data centers in my environment, I would store them in an export domain. Clicking the Storage Type drop down we select
iSCSI. This causes a Discover Targets dialog box
to open. The New Domain dialog box automatically displays
any known targets with unused LUNs under the Target Name column. The last option is which Host to Use. The drop-down menu will list the available
hosts. Here we will take the displayed host ovs037. The new storage domain requires a name, I
will paste in the name iscsi-data-domain for this demonstration. In order to display the available targets,
you need to discover them. In the Discover Targets Address field, we
can enter a fully qualified domain name or IP address of the iSCSI host on the storage
array. Here I paste in the address I want to use,
10.196.210.62. For the Port field, we enter the port to connect
to on the host when browsing for targets. By default, this field is automatically populated
with the default iSCSI Port of 3260. Ticking the User Authentication check box
allows us to authenticate with the storage using a CHAP username and password. But for this environment its not needed. With my information set, I click Discover. The Target Name column updates to list all
the available targets discovered on the storage array. Scrolling down the Target Name column, I select
the desired target and select the black right-directional arrow beside the name to log in to the target. The Storage Domains list refreshes to now
only list the targets for the address which we logged in to. We click the plus sign button beside our target
to expand the desired target. It expands to display all the unused LUNS. For the second of the two listed, I click
Add for the LUN ID that is to connect to the target. I get a warning message that discard is not
supported because this target in on a ZFS storage system. This is because I forgot to uncheck the Discard
after Delete option in the Advanced Parameters, which is required when using ZFS storage. So lets uncheck that box now. Clicking the plus button beside Advanced Parameters,
it expands to show the options. I uncheck the Discard After Delete box, and
can now click OK. This closes the New Domain dialog and refreshes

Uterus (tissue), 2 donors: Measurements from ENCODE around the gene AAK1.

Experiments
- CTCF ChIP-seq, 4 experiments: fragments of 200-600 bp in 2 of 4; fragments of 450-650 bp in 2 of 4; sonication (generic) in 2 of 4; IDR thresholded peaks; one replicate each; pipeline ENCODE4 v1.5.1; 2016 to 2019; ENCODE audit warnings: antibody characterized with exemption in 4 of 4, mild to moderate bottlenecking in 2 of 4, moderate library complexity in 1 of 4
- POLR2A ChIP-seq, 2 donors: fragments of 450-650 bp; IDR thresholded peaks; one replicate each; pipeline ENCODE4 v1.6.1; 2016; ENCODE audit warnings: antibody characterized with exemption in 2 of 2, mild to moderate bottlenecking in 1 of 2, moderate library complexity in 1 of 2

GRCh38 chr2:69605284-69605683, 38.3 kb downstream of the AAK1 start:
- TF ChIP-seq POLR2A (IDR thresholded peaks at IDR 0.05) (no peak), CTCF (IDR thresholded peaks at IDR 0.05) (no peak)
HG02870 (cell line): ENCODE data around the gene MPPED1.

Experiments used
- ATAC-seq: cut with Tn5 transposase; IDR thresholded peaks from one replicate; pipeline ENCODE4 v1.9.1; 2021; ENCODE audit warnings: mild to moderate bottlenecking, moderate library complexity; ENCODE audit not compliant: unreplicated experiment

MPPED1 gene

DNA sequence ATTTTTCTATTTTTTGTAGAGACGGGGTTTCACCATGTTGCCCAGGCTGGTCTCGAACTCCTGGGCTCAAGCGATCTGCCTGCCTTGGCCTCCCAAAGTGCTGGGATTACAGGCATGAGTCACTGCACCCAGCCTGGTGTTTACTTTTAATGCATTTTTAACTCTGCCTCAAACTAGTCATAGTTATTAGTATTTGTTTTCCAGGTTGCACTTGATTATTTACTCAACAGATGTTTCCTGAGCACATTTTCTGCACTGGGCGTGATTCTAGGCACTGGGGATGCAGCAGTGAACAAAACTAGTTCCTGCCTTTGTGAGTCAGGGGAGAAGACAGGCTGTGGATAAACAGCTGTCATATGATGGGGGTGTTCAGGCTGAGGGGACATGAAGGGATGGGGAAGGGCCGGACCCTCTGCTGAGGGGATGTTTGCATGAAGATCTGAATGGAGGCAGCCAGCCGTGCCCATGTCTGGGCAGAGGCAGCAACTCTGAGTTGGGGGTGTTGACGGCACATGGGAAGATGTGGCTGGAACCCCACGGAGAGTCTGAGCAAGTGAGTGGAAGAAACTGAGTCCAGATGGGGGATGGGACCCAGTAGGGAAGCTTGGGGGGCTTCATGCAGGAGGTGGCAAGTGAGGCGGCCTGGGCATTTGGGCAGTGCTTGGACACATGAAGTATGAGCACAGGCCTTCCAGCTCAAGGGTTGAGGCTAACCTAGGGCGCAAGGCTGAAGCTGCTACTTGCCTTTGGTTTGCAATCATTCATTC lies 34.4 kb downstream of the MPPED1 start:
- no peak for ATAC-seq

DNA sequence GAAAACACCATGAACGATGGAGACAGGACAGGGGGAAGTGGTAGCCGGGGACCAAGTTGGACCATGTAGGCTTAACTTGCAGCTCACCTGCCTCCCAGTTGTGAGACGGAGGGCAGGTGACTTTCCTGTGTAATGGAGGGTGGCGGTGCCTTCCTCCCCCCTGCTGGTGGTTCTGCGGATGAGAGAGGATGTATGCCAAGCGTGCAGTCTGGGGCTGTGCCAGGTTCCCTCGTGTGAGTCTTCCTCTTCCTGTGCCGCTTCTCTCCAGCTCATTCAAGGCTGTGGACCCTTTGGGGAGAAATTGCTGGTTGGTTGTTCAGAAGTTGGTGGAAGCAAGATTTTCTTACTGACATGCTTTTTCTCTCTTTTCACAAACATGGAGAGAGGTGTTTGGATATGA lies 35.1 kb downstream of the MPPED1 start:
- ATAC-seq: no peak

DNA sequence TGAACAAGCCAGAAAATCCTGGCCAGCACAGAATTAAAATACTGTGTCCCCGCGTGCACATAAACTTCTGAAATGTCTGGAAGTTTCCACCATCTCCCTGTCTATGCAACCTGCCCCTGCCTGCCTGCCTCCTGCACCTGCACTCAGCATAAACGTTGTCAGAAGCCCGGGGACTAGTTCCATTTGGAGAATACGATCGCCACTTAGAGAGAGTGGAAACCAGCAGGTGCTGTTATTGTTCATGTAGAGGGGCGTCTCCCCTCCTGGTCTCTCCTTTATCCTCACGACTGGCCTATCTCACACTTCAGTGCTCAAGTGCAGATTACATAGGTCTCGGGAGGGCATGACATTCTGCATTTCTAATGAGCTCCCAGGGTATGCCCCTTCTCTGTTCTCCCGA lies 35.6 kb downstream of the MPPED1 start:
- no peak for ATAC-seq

the Storage Domains list. We now see the new domain with our selected
name added to the list. As the Storage Domain is set up we can see
the Cross Data Center Status changing from Unattached to Locked. We can click Tasks to monitor the various
processing steps that are completed to attach the iSCSI data domain to the data center. And after a few minutes, the tasks show Compete
status and we can click Close to return to the Storage Domains list. The Cross Data Center Status now shows Active. With the iSCSI data domain now added to our
virtualization environment, we can upload the resources that are used by virtual machines. In this video we introduced basic storage
concepts implemented by Oracle Linux Virtualization Manager. Listed the requirements for using iSCSI storage
with Oracle Linux Virtualization Manager. Demonstrated the steps for adding iSCSI storage. Oracle provides an extensive number of resources
which you can use to find out more about this subject and others. You can find documentation on Oracle Linux
Virtualization Manager at the link shown. There is a comprehensive Oracle Linux curriculum
available to support a full range of Linux administration skills for cloud, on-premise
and hybrid users. For more information or to get started on
Oracle Cloud Infrastructure, go to cloud.oracle.com. And for more training on Linux on Oracle Cloud
Infrastructure go to the link shown here. That’s the end of this video, thanks for
watching.